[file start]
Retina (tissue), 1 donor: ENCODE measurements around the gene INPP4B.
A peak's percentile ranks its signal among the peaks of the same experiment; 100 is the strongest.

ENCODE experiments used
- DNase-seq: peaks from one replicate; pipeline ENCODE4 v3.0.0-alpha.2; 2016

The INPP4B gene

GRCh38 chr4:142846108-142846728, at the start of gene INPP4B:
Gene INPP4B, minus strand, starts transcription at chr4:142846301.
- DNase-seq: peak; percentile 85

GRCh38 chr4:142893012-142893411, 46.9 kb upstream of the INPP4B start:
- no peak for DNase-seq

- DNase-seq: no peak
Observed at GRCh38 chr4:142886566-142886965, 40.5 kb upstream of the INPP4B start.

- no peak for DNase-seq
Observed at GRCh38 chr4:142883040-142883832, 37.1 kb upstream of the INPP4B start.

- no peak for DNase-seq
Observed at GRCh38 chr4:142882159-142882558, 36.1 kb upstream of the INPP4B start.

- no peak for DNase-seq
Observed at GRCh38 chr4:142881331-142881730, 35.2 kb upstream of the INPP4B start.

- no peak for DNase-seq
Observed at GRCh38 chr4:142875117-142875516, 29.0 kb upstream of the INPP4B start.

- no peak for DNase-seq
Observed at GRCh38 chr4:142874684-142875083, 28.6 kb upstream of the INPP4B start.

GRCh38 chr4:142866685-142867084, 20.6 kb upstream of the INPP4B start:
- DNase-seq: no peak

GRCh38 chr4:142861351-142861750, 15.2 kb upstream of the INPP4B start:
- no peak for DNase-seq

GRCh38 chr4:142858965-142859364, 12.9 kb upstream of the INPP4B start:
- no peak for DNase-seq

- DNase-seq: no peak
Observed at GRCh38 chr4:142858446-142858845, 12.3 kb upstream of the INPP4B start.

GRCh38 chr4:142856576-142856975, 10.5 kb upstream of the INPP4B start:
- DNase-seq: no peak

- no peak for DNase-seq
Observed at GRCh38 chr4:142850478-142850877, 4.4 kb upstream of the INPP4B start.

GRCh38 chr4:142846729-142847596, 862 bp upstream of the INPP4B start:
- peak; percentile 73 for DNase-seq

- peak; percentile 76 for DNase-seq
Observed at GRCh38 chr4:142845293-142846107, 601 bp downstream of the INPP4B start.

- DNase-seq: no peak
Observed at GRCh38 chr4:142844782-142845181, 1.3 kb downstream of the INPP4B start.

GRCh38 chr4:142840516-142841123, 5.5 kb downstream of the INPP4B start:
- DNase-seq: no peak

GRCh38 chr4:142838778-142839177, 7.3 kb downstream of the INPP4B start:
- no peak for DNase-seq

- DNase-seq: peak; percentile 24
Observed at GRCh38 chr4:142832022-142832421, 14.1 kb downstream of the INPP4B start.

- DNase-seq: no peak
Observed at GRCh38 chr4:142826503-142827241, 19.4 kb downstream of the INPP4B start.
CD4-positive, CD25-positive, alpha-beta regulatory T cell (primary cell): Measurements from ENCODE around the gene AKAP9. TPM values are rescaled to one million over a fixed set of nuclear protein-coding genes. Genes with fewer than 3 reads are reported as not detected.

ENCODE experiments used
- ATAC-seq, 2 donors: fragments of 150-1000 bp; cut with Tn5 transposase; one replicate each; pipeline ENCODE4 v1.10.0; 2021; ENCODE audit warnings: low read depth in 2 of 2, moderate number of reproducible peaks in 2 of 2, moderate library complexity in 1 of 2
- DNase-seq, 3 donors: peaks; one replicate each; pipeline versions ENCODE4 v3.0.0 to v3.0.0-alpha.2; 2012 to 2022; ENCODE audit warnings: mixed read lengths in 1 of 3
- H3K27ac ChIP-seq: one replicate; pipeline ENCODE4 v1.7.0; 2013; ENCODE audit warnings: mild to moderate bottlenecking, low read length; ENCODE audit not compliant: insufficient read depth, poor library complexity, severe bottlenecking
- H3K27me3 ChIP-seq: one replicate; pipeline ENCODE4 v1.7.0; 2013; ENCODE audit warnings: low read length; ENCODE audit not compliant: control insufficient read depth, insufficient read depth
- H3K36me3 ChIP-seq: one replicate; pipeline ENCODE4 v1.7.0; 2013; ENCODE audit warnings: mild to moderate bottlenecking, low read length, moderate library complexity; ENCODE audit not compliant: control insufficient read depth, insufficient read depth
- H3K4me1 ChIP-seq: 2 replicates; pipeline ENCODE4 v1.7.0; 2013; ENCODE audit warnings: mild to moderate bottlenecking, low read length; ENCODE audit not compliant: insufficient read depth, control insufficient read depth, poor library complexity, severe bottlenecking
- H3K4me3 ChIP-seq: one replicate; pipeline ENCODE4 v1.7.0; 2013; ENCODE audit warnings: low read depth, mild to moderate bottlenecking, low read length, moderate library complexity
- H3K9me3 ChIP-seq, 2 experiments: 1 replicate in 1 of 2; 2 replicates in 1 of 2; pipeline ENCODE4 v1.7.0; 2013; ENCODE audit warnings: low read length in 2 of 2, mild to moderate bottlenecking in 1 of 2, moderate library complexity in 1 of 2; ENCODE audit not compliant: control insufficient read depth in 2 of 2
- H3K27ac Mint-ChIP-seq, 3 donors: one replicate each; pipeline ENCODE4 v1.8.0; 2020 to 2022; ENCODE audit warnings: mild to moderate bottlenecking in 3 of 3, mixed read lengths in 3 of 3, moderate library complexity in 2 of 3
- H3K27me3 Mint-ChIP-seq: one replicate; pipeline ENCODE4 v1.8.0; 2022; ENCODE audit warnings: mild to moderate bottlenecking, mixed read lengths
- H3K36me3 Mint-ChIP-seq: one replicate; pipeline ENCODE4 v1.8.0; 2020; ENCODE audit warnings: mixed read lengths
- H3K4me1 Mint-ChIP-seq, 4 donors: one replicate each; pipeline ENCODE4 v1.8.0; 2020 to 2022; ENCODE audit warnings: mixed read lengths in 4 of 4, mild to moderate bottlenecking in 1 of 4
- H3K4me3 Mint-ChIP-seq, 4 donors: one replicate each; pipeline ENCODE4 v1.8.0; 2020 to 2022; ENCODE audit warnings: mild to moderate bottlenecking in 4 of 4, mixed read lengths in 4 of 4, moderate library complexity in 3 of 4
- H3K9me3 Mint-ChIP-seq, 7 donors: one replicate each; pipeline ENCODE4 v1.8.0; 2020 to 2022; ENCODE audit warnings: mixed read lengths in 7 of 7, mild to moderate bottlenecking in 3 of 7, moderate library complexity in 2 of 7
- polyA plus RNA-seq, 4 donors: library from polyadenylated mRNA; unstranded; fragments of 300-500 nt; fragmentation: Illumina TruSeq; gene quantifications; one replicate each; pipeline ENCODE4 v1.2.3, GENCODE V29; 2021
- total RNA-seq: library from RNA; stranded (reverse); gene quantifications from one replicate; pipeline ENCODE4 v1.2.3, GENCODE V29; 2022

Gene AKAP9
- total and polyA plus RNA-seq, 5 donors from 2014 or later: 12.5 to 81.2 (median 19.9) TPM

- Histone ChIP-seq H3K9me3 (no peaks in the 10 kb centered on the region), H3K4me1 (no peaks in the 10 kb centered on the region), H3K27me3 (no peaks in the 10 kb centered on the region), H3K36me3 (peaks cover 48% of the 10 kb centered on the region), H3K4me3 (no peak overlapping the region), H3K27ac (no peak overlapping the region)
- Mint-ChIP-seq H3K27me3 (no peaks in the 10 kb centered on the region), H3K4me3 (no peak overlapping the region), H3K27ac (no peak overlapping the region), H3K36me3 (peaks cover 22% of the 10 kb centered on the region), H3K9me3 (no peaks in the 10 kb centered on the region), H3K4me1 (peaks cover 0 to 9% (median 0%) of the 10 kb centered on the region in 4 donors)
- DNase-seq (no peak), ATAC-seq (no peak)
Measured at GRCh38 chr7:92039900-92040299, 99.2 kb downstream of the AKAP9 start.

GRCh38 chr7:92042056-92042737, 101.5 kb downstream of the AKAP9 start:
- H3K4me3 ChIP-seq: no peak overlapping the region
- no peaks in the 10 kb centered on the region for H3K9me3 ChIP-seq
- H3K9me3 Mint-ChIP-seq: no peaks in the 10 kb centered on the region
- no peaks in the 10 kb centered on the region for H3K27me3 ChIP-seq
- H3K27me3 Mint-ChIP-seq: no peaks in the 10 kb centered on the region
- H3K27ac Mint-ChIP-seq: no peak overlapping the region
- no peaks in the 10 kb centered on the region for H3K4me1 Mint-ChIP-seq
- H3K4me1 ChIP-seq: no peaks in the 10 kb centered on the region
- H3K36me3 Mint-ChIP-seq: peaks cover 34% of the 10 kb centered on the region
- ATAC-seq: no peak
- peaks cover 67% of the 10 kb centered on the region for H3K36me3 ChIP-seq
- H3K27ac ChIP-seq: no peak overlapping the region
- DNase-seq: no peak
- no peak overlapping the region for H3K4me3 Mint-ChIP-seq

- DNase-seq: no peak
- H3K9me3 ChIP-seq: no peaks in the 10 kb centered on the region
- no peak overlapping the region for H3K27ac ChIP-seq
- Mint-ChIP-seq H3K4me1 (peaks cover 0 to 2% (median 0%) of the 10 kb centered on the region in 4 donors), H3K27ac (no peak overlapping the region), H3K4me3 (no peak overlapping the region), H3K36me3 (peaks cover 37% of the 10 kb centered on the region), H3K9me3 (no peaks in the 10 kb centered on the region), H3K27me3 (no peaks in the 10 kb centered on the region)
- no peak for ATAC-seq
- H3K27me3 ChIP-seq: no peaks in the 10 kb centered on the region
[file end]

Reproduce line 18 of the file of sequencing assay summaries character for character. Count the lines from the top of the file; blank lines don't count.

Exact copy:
Observed at GRCh38 chr4:142881331-142881730, 35.2 kb upstream of the INPP4B start.